House Votes Overwhelmingly to Repeal Estate Tax

An historic vote in the House today will pave the way for the eventual repeal of the oppressive estate tax. The vote was 279-136 to repeal the "death tax" over a period of 10 years. Sixty-five Democrats voted in favor of this bill, enough to override a projected veto by President Clinton.

The tax affects about 2% of Americans, many of whom are owners of farms and family businesses. It is estimated that the repeal of the tax will cost the government approximately $50 billion per year. Congressmen argue that this money will be covered by the projected federal surplus.

The federal estate tax ranges from 18% to 55% on estates valued at more than $675,000, and some estates are subject to an additional 5% surtax. Estates that are passed through, tax-free, to surviving spouses, are subject to tax on value that exceeds $1.35 million, or twice the single amount. Some special rules provide for greater exemptions to estates containing family farms and small businesses, and some of these types of estates have a longer period of time over which to pay the tax.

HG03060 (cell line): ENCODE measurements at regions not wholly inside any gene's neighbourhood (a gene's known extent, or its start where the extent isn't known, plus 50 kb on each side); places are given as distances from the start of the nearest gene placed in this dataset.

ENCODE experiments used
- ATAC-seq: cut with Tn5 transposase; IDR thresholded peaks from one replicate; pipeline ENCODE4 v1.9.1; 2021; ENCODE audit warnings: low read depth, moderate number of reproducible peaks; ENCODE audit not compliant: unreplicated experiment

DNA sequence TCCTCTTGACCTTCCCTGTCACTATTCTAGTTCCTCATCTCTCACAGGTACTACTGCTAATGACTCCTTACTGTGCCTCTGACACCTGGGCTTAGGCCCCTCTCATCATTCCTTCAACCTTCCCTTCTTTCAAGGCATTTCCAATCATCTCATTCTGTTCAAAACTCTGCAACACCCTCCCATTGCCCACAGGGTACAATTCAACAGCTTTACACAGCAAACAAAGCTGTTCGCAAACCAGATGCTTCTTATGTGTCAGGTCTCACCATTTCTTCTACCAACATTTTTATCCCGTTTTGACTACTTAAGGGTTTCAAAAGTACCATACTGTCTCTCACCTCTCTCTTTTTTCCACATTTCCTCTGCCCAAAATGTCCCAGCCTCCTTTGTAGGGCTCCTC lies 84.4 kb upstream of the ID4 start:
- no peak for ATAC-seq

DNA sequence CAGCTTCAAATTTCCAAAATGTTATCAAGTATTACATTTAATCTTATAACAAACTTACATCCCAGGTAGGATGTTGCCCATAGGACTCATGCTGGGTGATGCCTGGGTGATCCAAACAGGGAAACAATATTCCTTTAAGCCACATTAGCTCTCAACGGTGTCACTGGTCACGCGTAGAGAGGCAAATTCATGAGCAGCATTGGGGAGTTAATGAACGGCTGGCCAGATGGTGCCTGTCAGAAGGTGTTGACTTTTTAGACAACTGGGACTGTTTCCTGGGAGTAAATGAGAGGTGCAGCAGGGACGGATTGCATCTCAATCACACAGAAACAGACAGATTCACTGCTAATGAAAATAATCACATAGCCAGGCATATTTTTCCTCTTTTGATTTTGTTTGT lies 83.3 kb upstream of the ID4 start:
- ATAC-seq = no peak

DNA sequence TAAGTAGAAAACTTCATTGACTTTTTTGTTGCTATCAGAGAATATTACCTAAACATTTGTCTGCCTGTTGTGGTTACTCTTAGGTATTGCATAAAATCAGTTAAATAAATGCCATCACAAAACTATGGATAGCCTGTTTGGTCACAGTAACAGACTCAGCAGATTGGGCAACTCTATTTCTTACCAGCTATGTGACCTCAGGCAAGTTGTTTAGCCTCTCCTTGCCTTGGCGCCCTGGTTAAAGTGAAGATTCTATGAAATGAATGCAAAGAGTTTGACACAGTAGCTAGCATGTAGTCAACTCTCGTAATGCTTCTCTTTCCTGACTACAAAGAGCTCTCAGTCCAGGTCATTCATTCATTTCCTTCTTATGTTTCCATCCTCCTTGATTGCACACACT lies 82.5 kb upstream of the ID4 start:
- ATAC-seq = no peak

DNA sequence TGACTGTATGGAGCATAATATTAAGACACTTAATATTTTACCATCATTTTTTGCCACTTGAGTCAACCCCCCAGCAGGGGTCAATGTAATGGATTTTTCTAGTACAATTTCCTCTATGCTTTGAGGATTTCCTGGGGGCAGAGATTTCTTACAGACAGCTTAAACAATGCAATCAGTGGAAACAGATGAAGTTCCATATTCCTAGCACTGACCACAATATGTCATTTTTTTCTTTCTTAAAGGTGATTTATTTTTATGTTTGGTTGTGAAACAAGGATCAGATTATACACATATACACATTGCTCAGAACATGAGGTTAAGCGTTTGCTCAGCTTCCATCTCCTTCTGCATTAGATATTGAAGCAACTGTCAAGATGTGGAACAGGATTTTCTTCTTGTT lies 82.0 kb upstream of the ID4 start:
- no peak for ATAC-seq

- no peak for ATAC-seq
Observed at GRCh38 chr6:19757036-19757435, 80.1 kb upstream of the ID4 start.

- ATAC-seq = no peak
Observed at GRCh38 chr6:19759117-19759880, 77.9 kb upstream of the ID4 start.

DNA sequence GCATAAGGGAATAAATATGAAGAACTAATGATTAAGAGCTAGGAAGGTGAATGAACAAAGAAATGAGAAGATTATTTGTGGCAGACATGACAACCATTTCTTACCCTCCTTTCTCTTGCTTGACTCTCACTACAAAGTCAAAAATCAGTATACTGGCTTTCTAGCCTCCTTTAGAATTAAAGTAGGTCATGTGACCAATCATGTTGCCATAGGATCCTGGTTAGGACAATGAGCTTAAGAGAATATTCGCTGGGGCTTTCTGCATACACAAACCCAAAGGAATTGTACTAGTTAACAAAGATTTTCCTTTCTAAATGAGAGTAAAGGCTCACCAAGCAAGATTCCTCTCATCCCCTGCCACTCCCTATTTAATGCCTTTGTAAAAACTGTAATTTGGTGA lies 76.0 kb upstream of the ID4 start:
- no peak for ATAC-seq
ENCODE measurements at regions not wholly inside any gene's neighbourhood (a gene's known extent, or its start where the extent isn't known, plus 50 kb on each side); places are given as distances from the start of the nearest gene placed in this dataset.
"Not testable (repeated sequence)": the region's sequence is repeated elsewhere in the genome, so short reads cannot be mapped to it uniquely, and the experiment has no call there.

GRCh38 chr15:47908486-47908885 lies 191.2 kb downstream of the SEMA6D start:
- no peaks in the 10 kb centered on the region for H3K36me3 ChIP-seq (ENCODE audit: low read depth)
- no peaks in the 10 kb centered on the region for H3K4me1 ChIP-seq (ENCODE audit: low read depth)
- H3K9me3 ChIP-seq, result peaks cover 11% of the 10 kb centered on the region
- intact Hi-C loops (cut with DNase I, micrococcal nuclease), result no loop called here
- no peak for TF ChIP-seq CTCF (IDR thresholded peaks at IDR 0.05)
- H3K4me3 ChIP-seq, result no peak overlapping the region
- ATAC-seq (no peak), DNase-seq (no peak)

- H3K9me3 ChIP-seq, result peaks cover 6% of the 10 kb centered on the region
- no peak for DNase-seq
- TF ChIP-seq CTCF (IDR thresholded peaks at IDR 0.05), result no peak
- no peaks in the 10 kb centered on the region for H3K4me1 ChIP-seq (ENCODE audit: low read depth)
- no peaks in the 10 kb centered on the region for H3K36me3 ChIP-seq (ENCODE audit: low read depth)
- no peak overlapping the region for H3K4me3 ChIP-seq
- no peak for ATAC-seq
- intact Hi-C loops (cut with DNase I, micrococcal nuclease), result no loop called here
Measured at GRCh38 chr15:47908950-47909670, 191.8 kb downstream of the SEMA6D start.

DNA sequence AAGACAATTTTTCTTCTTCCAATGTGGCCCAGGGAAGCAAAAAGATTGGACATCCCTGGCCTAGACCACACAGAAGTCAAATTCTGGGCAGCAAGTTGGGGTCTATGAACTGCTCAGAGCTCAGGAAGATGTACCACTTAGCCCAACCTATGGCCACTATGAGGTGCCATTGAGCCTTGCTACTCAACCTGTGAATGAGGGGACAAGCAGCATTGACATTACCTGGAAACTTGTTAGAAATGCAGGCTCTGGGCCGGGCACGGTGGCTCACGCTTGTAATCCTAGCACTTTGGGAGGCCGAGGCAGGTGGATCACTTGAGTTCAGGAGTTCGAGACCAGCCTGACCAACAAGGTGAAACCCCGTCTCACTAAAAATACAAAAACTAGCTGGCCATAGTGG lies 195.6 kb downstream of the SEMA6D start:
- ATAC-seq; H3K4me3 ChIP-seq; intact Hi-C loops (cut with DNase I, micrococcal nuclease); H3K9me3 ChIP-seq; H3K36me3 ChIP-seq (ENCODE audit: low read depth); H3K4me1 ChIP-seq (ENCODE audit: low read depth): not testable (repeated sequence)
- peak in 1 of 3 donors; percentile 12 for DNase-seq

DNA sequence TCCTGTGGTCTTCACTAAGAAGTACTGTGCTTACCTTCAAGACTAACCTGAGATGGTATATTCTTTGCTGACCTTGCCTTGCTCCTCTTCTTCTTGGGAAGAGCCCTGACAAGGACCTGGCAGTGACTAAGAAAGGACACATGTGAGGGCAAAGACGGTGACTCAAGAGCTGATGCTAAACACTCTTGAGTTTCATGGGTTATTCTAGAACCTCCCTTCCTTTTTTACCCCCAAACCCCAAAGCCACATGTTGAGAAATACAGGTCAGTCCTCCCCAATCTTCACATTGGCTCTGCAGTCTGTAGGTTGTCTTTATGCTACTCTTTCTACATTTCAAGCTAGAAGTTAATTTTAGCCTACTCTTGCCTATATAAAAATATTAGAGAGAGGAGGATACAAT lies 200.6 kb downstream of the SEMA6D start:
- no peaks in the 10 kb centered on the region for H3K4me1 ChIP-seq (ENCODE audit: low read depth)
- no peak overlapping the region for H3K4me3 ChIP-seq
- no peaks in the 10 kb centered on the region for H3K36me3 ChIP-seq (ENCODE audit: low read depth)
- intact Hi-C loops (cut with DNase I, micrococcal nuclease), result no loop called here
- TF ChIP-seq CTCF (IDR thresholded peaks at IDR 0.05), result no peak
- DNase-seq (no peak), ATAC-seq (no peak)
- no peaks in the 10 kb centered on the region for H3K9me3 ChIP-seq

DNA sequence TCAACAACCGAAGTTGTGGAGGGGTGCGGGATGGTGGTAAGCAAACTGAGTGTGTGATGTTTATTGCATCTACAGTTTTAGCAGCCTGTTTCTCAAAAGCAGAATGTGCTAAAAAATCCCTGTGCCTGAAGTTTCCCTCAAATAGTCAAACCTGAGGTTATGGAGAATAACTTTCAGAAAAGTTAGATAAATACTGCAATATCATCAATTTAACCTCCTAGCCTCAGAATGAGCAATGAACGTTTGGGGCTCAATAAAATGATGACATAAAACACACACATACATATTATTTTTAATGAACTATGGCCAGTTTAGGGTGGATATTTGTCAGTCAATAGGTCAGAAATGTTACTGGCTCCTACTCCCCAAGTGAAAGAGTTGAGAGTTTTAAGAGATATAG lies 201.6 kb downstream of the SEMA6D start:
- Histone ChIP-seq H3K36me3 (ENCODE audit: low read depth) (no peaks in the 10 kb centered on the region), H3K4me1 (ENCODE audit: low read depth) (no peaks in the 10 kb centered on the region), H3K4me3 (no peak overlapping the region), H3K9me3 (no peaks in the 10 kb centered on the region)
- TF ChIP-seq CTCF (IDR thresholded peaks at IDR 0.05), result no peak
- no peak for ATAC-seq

Representatives of minority groups including African-Americans and Hispanics support the repeal of the tax, claiming that businesses their constituents are trying to build are threatened by the tax. Some Democrats support a reduction rather than a repeal of the tax, offering special exemptions to farmers and small business owners, and lowering, but not ending the tax for the wealthiest Americans.

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